US: Trump administration unable to give reliable count of family separations, watchdog says - - PressFrom - US
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US Trump administration unable to give reliable count of family separations, watchdog says

21:25  27 november  2019
21:25  27 november  2019 Source:   cnn.com

Government Watchdog Found an Additional 1,300 Migrant Children Might Have Been Separated From Their Parents Due to 'Widespread Errors' in System

  Government Watchdog Found an Additional 1,300 Migrant Children Might Have Been Separated From Their Parents Due to 'Widespread Errors' in System An additional 1,300 children might have been separated from their parents by the U.S. government, but were not properly tracked due to "widespread errors"Internal systems used to maintain each migrant’s case through immigration proceedings weren’t equipped to properly track the families they had separated, according to an audit by the OIG. The office identified an additional 1,369 children with potential family relationships that have not been accurately recorded by Customs and Border Protection (CBP), the agency that conducts apprehensions at the border.

a group of people standing in front of a mirror posing for the camera: family separation lavandera© CNN family separation lavandera

The Trump administration is unable to verify the total number of families separated or reunited in the wake of its "zero tolerance" policy, because of "widespread errors" in tracking data, according to a new Homeland Security inspector general report.

The government watchdog found that the department did not have the information technology system needed to track separated migrant families. Rather, Customs and Border Protection "adopted various ad hoc methods to record and track family separations."

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The controversial policy, which aimed to refer all adults entering the US illegally for prosecution, caused outrage among activists, lawyers and the public, and eventually led to a presidential executive order calling for families to be kept together.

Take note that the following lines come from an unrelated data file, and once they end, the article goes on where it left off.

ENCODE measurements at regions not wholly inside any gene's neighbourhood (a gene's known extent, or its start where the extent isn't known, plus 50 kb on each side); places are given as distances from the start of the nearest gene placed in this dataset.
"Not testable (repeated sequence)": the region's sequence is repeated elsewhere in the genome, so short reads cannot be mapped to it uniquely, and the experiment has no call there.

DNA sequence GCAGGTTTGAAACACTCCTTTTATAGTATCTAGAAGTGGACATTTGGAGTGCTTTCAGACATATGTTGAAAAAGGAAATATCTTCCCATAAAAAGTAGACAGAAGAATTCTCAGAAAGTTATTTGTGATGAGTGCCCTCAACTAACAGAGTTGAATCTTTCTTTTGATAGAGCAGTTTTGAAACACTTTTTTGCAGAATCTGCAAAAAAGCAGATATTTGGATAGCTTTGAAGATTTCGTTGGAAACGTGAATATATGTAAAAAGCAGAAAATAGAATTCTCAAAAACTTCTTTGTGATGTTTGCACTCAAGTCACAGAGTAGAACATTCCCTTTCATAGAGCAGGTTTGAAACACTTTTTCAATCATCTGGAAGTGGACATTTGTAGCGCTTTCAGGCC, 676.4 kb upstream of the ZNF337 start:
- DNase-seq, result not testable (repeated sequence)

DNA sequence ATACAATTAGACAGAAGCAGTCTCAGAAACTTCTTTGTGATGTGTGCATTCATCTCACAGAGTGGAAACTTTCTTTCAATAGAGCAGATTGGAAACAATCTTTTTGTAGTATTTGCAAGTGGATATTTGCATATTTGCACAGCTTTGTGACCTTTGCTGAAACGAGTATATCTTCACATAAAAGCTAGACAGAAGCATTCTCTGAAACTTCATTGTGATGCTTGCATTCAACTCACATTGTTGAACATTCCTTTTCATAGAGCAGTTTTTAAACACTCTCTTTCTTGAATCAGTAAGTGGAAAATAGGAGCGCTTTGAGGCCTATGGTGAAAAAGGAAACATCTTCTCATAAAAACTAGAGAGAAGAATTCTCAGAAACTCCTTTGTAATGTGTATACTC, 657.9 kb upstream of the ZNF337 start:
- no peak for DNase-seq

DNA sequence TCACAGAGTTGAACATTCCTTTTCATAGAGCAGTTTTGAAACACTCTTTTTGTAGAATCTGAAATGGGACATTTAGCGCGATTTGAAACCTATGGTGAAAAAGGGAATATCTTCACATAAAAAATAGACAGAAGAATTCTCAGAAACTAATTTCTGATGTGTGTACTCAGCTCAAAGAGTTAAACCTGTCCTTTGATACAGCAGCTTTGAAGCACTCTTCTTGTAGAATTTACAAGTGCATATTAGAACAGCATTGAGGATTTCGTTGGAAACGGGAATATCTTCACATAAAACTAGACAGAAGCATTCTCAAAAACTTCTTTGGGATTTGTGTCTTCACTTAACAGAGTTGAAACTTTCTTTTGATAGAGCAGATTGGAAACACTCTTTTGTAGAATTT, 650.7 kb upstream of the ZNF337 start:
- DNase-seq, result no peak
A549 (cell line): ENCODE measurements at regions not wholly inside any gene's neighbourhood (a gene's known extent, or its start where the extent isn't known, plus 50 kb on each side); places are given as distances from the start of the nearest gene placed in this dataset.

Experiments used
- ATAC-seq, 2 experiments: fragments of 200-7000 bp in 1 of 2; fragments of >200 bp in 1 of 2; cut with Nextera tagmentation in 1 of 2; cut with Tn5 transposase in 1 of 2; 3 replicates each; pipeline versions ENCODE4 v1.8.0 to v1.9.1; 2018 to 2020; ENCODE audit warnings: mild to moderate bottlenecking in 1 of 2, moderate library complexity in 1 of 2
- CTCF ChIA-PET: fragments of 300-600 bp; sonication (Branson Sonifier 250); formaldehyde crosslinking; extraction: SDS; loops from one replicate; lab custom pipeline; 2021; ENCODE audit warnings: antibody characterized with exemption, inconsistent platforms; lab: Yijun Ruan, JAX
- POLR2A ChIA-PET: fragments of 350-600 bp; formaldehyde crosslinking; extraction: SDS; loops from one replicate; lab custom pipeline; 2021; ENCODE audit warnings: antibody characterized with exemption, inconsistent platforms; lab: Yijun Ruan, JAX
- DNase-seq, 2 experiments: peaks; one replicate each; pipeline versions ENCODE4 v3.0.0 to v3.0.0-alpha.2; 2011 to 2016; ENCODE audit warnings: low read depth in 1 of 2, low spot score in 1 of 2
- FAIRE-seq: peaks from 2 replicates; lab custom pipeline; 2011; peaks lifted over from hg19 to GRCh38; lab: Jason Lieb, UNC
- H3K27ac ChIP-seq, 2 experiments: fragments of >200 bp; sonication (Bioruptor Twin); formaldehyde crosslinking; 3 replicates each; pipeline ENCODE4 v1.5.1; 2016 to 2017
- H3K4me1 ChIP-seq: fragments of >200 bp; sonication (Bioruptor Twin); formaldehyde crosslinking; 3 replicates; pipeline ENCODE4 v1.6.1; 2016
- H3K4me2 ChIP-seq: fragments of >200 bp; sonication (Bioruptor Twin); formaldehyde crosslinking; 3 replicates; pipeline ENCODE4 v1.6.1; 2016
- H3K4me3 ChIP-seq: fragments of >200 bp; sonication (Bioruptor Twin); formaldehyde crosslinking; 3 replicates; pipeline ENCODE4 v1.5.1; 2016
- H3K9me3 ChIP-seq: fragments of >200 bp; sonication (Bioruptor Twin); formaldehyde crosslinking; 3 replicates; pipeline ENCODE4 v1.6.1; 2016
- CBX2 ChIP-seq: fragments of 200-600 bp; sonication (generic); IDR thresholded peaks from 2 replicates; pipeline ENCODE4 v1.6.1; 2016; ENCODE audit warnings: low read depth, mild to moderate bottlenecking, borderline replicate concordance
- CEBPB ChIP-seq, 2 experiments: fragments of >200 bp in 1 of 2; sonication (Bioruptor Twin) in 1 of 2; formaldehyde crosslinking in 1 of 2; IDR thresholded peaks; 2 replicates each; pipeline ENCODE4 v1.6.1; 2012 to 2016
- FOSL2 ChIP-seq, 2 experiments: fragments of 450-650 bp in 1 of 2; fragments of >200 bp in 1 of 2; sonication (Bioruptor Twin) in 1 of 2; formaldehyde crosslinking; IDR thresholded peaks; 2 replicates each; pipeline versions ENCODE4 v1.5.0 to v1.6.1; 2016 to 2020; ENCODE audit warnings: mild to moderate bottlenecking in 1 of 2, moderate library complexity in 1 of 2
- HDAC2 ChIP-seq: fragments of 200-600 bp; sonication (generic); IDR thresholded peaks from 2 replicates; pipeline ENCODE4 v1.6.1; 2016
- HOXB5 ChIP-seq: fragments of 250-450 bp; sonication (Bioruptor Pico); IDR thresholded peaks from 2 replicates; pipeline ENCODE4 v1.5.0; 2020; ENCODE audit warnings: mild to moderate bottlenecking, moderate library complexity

Deficiencies in tracking separations and reunifications have been widely reported, as well as revealed in an ongoing court case. The newly released inspector general audit is a follow-up to a September report that found the department was not fully prepared to implement the policy or deal with its aftermath.

Since the end to the policy, top Homeland Security officials have acknowledged the department's inability to efficiently reunite families and have said it caused the public to lose trust in the department.

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"The downstream effect of ad hoc typing in case notes became apparent when CBP headquarters began efforts to identify separated families needing reunification after the policy ended in June 2018," according to the latest report.

Officials were aware of the deficiencies since at least November 2017, more than a year before the full policy was rolled out, according to the latest report.

The inspector general's office identified 1,233 children with potential family relationships that were not accurately recorded by CBP, between October 2017 and February 2019.

The department estimated that Border Patrol agents separated 3,014 children from their families while the policy was in place. And estimated 2,155 reunifications in response to a court order. However, according to the report, "without a reliable account of all family relationships," the inspector general "could not validate the total number of separations, or reunifications."

Additionally, the report found that the zero tolerance policy didn't achieve its intended goal of ending so-called "catch-and-release."

The department concurred with the inspector general's recommendations in the latest audit but took issue with some of the methodology used. The draft report "included inflated numbers that will lead to misunderstandings and misperceptions" of the department's efforts and compliance with court orders, wrote DHS liaison to the inspector general, Jim Crumpacker.

Defense Dept watchdog says Turkish incursion and U.S. drawdown helped ISIS .
Even though the U.S. recently killed the leader of the terrorist group, the DoD IG warns that Trump's Syria policies will "strengthen its ability to plan attacks abroad"The Trump administration's announcement that the U.S. would withdraw the nearly 1,000 troops in Syria in October cleared the way for Turkey to invade northern Syria, resulting in the death of dozens of civilians and the displacement of over 200,000 from the region, as well as the escape of about 200 ISIS fighters from prisons run by Syrian Kurdish allies. The IG's report says that the Defense Intelligence Agency (DIA) has concluded that "ISIS exploited the Turkish incursion and subsequent drawdown of U.S.

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